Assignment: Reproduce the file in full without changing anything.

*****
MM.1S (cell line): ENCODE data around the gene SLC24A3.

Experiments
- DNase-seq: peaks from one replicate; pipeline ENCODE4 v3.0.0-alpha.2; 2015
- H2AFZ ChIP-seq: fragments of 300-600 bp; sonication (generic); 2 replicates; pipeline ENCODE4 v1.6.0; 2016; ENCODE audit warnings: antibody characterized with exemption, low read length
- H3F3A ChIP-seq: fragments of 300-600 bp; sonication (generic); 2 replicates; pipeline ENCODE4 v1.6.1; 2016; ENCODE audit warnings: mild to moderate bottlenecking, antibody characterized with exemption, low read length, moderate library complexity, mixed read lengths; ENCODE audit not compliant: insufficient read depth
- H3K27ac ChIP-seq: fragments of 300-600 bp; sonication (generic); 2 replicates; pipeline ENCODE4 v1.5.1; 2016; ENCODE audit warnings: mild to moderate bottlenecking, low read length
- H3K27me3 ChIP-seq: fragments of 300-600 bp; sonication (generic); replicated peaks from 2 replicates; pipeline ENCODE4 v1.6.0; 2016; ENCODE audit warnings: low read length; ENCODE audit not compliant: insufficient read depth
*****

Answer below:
MM.1S (cell line): ENCODE data around the gene SLC24A3.

Experiments
- DNase-seq: peaks from one replicate; pipeline ENCODE4 v3.0.0-alpha.2; 2015
- H2AFZ ChIP-seq: fragments of 300-600 bp; sonication (generic); 2 replicates; pipeline ENCODE4 v1.6.0; 2016; ENCODE audit warnings: antibody characterized with exemption, low read length
- H3F3A ChIP-seq: fragments of 300-600 bp; sonication (generic); 2 replicates; pipeline ENCODE4 v1.6.1; 2016; ENCODE audit warnings: mild to moderate bottlenecking, antibody characterized with exemption, low read length, moderate library complexity, mixed read lengths; ENCODE audit not compliant: insufficient read depth
- H3K27ac ChIP-seq: fragments of 300-600 bp; sonication (generic); 2 replicates; pipeline ENCODE4 v1.5.1; 2016; ENCODE audit warnings: mild to moderate bottlenecking, low read length
- H3K27me3 ChIP-seq: fragments of 300-600 bp; sonication (generic); replicated peaks from 2 replicates; pipeline ENCODE4 v1.6.0; 2016; ENCODE audit warnings: low read length; ENCODE audit not compliant: insufficient read depth